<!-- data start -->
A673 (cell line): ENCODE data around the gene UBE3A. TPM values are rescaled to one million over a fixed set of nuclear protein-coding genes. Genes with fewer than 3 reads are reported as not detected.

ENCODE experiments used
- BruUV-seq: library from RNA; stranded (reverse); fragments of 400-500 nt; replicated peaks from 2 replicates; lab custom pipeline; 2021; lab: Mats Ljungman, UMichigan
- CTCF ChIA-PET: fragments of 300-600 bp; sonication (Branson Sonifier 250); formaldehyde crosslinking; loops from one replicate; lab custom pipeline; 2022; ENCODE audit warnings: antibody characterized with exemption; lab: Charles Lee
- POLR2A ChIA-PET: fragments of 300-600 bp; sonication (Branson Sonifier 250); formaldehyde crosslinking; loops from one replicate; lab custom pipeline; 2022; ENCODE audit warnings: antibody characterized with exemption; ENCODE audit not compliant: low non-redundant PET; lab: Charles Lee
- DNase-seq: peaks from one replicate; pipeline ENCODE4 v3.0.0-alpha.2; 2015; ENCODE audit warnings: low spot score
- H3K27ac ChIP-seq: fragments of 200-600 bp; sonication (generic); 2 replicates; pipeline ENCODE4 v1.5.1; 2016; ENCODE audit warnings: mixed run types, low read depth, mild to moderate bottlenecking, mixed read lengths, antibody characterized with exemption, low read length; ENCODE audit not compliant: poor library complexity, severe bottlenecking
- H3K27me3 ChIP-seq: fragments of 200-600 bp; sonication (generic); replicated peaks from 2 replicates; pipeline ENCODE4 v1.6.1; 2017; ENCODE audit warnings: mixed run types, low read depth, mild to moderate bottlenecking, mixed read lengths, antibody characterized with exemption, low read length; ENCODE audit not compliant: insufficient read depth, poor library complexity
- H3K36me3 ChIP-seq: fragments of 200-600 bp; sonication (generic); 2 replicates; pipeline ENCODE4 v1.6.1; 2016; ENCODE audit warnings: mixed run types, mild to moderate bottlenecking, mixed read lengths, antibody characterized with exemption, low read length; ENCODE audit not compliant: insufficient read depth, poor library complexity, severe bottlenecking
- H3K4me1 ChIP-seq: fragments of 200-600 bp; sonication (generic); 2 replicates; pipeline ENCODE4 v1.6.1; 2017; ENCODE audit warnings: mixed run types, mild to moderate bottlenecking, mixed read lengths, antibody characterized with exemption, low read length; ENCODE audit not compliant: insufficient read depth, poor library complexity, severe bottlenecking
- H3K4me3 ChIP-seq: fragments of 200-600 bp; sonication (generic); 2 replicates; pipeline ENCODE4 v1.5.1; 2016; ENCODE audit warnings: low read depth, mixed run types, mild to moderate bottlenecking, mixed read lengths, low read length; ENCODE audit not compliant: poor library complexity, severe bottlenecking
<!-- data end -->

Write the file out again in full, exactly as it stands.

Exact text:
A673 (cell line): ENCODE data around the gene UBE3A. TPM values are rescaled to one million over a fixed set of nuclear protein-coding genes. Genes with fewer than 3 reads are reported as not detected.

ENCODE experiments used
- BruUV-seq: library from RNA; stranded (reverse); fragments of 400-500 nt; replicated peaks from 2 replicates; lab custom pipeline; 2021; lab: Mats Ljungman, UMichigan
- CTCF ChIA-PET: fragments of 300-600 bp; sonication (Branson Sonifier 250); formaldehyde crosslinking; loops from one replicate; lab custom pipeline; 2022; ENCODE audit warnings: antibody characterized with exemption; lab: Charles Lee
- POLR2A ChIA-PET: fragments of 300-600 bp; sonication (Branson Sonifier 250); formaldehyde crosslinking; loops from one replicate; lab custom pipeline; 2022; ENCODE audit warnings: antibody characterized with exemption; ENCODE audit not compliant: low non-redundant PET; lab: Charles Lee
- DNase-seq: peaks from one replicate; pipeline ENCODE4 v3.0.0-alpha.2; 2015; ENCODE audit warnings: low spot score
- H3K27ac ChIP-seq: fragments of 200-600 bp; sonication (generic); 2 replicates; pipeline ENCODE4 v1.5.1; 2016; ENCODE audit warnings: mixed run types, low read depth, mild to moderate bottlenecking, mixed read lengths, antibody characterized with exemption, low read length; ENCODE audit not compliant: poor library complexity, severe bottlenecking
- H3K27me3 ChIP-seq: fragments of 200-600 bp; sonication (generic); replicated peaks from 2 replicates; pipeline ENCODE4 v1.6.1; 2017; ENCODE audit warnings: mixed run types, low read depth, mild to moderate bottlenecking, mixed read lengths, antibody characterized with exemption, low read length; ENCODE audit not compliant: insufficient read depth, poor library complexity
- H3K36me3 ChIP-seq: fragments of 200-600 bp; sonication (generic); 2 replicates; pipeline ENCODE4 v1.6.1; 2016; ENCODE audit warnings: mixed run types, mild to moderate bottlenecking, mixed read lengths, antibody characterized with exemption, low read length; ENCODE audit not compliant: insufficient read depth, poor library complexity, severe bottlenecking
- H3K4me1 ChIP-seq: fragments of 200-600 bp; sonication (generic); 2 replicates; pipeline ENCODE4 v1.6.1; 2017; ENCODE audit warnings: mixed run types, mild to moderate bottlenecking, mixed read lengths, antibody characterized with exemption, low read length; ENCODE audit not compliant: insufficient read depth, poor library complexity, severe bottlenecking
- H3K4me3 ChIP-seq: fragments of 200-600 bp; sonication (generic); 2 replicates; pipeline ENCODE4 v1.5.1; 2016; ENCODE audit warnings: low read depth, mixed run types, mild to moderate bottlenecking, mixed read lengths, low read length; ENCODE audit not compliant: poor library complexity, severe bottlenecking